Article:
Old Stone Basement Foundation FAQ

This is part of a series of blog entries that will feature mason, Randy Ruth.

Randy was the former lab technician at LimeWorks.us and received lots of questions on masonry and the use of our materials. We post some of these questions on our blog.  Look for “FAQ” in other titles of our blog.

Q: I have an old stone basement foundation (house was built in 1900) and need to “re-point” or fill in holes in the basement walls. Would your Ecologic mortar work? I am not sure that lime based mortar was used originally; would this still be OK or how can I tell if lime was used?

A: “cement” was not produced in the United States until 1870 in Coplay, PA, only up until around 1910 was Portland cement starting to find its place in society as a masonry binder. Prior to 1910, most mortars used were based on either lime putty, Natural hydraulic quicklime, or natural cement. Regardless of what the exact mix design was used to build your basement foundation, Ecologic™ Mortar would most likely be suitable for repointing your old stone basement foundation walls as it would be sympathetic to the adjacent mortar mix by maintaining good vapor permeability. An easy way to determine if you have a lime based mortar, especially in stone construction, is to break a piece from the wall and visually inspect for any white nodules or specks. The white nodules are an indicator of what is called a “hot lime” mix and commonly found in stonework. Any presence of those nodules or specks suggests a high lime content mortar, and should thus be repaired with a comparable material.

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Phone: 215-536-6706

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Let’s Talk Sand

Our Ecologic™ Mortar uses a sharp well graded proprietary blend, so it’s not just ANY Sand!

The dictionary definition of Sand: weathered particles of rocks, usually high in silica, smaller than gravels and larger than silts, typically between about 0.06 mm to 5 mm. The particles are hard and will not crumble. Sand is used as an aggregate in mortars, plasters and renders as well as a component in concretes. The properties of sand used in a mix have a major effect on its workability, final strength and durability.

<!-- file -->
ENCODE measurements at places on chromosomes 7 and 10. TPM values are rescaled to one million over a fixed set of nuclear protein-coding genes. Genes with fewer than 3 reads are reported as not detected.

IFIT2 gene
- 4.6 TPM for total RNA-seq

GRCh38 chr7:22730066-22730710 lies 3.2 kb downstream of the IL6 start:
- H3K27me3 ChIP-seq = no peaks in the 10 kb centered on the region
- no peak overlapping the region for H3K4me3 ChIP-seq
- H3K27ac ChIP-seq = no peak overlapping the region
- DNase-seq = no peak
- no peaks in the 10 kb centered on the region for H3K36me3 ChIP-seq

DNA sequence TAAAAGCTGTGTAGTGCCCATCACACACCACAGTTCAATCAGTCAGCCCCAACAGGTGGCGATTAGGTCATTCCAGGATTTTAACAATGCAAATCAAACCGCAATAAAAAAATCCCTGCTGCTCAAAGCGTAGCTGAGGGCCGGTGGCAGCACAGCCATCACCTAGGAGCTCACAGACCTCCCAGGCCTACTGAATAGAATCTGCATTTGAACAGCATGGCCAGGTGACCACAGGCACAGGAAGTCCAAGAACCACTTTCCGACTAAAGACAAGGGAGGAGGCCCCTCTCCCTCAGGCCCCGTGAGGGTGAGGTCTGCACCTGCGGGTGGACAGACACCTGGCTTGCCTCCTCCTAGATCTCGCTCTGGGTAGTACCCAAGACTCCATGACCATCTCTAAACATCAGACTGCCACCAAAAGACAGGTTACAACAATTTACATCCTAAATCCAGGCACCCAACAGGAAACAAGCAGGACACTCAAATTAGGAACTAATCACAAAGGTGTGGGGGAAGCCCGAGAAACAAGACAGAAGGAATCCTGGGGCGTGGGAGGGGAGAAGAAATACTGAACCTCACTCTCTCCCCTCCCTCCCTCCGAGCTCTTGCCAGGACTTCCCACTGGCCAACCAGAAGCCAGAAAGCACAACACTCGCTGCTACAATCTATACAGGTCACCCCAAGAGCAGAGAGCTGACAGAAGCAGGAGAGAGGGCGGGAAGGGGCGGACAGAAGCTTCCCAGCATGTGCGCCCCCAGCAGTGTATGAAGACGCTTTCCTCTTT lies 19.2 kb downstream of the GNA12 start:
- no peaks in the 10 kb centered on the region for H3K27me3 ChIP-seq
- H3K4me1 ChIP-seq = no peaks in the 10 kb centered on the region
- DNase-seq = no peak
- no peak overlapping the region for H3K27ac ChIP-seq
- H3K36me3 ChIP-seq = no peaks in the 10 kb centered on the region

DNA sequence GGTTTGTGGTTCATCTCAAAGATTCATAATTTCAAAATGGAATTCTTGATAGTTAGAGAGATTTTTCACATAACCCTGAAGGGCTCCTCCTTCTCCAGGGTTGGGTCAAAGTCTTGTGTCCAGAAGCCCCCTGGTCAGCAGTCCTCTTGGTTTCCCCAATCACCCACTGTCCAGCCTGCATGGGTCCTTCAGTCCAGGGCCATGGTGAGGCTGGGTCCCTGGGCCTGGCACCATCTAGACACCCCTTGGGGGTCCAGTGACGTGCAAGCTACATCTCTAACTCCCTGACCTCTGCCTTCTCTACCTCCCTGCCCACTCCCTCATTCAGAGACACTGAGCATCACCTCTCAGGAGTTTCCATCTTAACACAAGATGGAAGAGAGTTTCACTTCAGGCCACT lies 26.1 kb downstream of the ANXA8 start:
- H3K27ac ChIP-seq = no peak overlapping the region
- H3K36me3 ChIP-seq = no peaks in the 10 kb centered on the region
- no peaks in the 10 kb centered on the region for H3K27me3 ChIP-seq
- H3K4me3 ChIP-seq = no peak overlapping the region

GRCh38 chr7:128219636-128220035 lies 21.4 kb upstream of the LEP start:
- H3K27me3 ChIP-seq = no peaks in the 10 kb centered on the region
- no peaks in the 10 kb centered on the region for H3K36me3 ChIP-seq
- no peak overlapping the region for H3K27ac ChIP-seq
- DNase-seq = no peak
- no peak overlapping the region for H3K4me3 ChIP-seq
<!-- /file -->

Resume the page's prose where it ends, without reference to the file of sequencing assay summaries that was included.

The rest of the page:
The types of sand normally used in building are:

  1. Sharp sand: consists of predominantly sharp angular grains. Clean well graded sharp sand for mortar, render and plaster is selected as the best for the strength and durability it imparts to the finished work. Workability is improved by mixing with fat lime as the binder and allowing this to stand as coarse stuff (not possible with OPC as a binder on its own).
  2. Coarse sand: A sand which is composed of predominantly large and medium sized grains. The higher the proportion of large grains, then the coarser the sand. Coarse sand is used for external renders and mortars to improve durability. Very coarse sands usually require a lime binder, blending with other sands or the addition of a plasticizer to assist workability. Sharp coarse sand is the most durable but the least workable, although suitable for roughcast.
  3. Soft sand: A sand which is composed of predominantly small and rounded grains. It often has a set content, the proportion of which is variable. It feels soft in the hand when squeezed. The smallest rounded particles assist workability but can give rise to cracking and failure in the finished work.
  4. Well-graded sand: A sand with an approximately even particle size distribution. As the smaller particles may fit in between the larger particles, this even distribution reduces the proportion of voids to solids and thus is less demanding on the binder than poorly-graded sand.
  5. Blended sand: A blend of sands of different grain sizes and sharpness to achieve a good particle size distribution. This provides a balance between durability and workability. Used mostly in connection with plaster for backing coats and pointing mortar when the quality of available sand needs to be improved. Sand may be blended by sieving it to adjust the particle size proportions, or by using sands from different sources.

Taken from Ecole d’Avignon/Re’seau Art Nouveau

Click here to read more about the ‘right’ sand for your mortar project.

Sand

Presented by LimeWorks.us
Phone: 215-536-6706

LimeWorks.us (FaceBook : Google+ : LinkedIn : Twitter : YouTube)